4. During the reign of Emperor Tiberius (578-582), Saint Mary Synklitike (August 11) was healed by the Icon on the tile (August 16).

The Feast of the Transfer of the Icon Not-Made-by-Hands is observed along with the Afterfeast of the Dormition. The commemoration of the third Icon Not-Made-by-Hands mentioned above is called the “The Savior on Linen Cloth.”

The particular reverence for this Feast in the Russian Orthodox Church is also expressed in iconography, and the Icon Not-Made-by-Hands was one of the most widely distributed.

At the time when our Lord preached the Good News and healed every illness and infirmity of men, there lived in the city of Edessa, on the shore of the Euphrates, a prince named Abgar, who was completely infected with leprosy. He heard of Christ, the Healer of every pain and disease, and sent an artist, Ananias, to Palestine with a letter to Christ in which he begged the Lord to come to Edessa and to cure him of leprosy. In the event that the Lord was unable to come, the prince ordered Ananias to portray His likeness and to bring it to him, believing that this likeness would be able to restore his health.

The Lord answered that He was unable to come, for the time of His passion was approaching.  Instead, He wiped His face with a towel–and the image of His face remained on the towel.  The Lord gave this towel to Ananias with the admonition that the prince would be healed by it, but not entirely–He would send the prince a messenger who would complete the healing of his disease later on. Receiving the towel, Prince Abgar kissed it and the leprosy completely fell from his body, but a little remained on his face. Later, the Apostle Thaddaeus came to Abgar, preached the Gospel, and secretly healed and baptized him. The prince then destroyed the idols which stood at the gates of the city.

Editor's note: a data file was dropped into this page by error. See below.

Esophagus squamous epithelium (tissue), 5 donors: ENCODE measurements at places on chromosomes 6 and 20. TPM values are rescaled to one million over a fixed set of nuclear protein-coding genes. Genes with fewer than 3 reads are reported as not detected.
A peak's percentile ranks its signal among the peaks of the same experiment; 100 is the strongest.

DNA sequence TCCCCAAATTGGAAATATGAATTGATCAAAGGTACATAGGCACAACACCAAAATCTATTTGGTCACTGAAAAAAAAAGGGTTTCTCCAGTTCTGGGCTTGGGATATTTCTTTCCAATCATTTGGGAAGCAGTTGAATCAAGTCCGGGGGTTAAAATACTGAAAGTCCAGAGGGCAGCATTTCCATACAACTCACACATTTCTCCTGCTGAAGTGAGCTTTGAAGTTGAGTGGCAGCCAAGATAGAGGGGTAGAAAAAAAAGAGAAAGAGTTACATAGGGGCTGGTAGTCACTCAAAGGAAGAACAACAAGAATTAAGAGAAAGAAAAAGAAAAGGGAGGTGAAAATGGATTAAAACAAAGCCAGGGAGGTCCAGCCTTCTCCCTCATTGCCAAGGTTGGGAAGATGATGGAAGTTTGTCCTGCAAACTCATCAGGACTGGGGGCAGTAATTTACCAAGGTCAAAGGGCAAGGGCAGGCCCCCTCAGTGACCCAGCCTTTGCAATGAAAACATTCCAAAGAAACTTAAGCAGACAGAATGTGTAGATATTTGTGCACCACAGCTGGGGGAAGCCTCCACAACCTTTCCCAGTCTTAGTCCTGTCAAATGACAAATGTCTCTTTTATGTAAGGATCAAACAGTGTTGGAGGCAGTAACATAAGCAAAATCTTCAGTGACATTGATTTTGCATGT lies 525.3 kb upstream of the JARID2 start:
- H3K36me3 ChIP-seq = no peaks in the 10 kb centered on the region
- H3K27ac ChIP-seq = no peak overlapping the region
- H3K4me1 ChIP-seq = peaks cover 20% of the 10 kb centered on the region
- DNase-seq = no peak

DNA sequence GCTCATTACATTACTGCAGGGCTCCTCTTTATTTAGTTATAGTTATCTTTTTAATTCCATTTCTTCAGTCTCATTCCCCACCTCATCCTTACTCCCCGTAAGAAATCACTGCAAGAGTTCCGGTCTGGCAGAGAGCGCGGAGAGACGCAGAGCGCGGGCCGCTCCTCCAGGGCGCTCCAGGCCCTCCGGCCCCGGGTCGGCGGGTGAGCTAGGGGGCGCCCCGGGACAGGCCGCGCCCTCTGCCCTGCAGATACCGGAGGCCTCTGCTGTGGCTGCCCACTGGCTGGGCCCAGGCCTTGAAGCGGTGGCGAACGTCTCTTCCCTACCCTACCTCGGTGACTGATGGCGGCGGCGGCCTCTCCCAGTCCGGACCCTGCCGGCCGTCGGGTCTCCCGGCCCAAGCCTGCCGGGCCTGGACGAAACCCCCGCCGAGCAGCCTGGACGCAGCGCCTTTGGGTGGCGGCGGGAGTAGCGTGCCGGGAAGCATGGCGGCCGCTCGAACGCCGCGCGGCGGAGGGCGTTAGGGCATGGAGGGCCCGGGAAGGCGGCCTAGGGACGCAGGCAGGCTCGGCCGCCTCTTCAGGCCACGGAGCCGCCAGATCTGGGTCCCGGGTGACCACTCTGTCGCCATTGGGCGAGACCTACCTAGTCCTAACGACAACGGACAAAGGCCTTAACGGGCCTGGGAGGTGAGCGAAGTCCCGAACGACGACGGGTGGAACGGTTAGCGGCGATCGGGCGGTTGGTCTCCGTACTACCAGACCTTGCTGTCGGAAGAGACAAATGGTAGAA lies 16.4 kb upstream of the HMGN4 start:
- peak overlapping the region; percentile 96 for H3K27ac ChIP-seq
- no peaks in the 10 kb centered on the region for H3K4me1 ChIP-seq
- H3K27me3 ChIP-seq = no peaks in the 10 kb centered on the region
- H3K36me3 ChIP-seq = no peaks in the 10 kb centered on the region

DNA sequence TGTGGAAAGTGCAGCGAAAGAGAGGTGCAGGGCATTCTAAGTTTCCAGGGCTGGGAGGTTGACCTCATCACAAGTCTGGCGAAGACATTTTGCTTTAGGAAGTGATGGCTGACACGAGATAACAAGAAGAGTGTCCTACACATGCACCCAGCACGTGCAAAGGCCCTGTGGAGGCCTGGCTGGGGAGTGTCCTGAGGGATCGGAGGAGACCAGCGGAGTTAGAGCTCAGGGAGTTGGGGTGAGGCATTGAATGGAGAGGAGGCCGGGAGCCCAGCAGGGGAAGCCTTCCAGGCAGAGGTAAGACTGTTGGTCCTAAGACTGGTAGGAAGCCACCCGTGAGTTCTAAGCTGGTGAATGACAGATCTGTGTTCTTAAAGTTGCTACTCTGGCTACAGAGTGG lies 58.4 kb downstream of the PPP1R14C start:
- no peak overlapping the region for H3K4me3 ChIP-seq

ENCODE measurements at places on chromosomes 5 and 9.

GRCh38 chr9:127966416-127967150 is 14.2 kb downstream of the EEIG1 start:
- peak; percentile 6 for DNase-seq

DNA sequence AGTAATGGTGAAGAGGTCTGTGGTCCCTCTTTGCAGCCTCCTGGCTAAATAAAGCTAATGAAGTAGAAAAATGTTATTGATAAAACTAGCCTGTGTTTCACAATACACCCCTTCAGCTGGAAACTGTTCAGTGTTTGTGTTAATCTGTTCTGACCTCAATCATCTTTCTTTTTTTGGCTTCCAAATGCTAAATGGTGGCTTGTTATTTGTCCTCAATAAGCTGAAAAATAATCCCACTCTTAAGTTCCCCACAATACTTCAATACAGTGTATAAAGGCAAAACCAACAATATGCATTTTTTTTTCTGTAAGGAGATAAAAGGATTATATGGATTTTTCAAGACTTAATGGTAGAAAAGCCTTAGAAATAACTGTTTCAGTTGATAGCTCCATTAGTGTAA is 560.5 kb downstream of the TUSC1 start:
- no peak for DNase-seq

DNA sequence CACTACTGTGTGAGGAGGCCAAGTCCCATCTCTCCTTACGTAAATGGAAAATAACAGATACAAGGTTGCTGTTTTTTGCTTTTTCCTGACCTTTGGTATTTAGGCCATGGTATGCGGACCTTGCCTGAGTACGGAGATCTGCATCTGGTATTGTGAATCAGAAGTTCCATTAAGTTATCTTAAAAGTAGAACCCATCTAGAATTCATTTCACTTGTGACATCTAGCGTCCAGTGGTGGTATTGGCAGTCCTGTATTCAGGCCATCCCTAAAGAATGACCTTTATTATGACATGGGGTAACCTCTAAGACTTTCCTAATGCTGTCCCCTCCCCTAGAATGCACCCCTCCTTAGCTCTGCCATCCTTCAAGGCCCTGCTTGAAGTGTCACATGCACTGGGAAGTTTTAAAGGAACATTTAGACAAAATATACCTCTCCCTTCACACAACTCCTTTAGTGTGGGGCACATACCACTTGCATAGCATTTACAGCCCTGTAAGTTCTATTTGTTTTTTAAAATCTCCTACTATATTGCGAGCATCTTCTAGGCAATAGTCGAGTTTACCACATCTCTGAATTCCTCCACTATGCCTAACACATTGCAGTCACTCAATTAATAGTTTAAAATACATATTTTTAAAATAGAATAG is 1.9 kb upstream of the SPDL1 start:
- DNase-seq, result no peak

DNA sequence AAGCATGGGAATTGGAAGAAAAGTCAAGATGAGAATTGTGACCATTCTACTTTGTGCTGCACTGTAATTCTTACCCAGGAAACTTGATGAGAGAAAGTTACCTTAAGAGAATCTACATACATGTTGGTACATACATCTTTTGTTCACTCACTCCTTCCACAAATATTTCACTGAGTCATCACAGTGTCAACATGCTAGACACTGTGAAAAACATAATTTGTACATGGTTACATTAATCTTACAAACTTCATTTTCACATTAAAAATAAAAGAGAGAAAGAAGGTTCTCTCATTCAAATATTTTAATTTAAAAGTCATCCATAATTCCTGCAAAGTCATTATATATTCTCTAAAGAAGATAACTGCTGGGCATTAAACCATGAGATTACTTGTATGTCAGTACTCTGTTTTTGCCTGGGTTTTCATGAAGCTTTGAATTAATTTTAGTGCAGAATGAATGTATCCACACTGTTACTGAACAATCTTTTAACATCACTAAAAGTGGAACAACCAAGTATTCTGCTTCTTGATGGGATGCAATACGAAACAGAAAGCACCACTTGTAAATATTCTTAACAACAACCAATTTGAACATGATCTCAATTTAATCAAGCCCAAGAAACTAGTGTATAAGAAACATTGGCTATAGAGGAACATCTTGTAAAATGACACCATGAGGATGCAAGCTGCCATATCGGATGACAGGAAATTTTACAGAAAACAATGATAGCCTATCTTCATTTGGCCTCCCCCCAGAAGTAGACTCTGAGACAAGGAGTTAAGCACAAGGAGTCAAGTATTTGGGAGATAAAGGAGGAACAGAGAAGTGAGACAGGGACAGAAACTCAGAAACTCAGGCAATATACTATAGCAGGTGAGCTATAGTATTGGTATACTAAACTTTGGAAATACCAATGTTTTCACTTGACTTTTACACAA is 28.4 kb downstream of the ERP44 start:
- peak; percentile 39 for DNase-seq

He placed the towel with the likeness of Christ–with a wooden backing, framed in a gold frame, and adorned with pearls–above the gates. The prince also wrote beneath the icon, directly on the gateway: “O Christ God, no one will be ashamed who hopes in You.” Later, one of Abgar’s great grandsons restored idolatry, and the Bishop of Edessa came by night and walled up that icon over the gates. Centuries passed. During the reign of Emperor Justinian, the Persian King Chozroes attacked Edessa, and the city was in great hardship. It happened that Bishop Eulabius had a vision of the All-Holy Theotokos, who revealed to him the mystery of the sealed wall and the forgotten icon. The icon was discovered, and by its power the Persian army was defeated.

When the fame of our Lord Jesus Christ came to Abgar, the ruler of Edessa, who was suffering from leprosy, Abgar sent a messenger named Ananias, through him asking the Savior to heal him of his disease, while bidding Ananias bring back a depiction of Him. When Ananias came to Jerusalem, and was unable to capture the likeness of our Lord, He, the Knower of hearts, asked for water, and having washed His immaculate and divine face, wiped it dry with a certain cloth, which He gave to Ananias to take to Abgar; the form of the Lord’s face had been wondrously printed upon the cloth.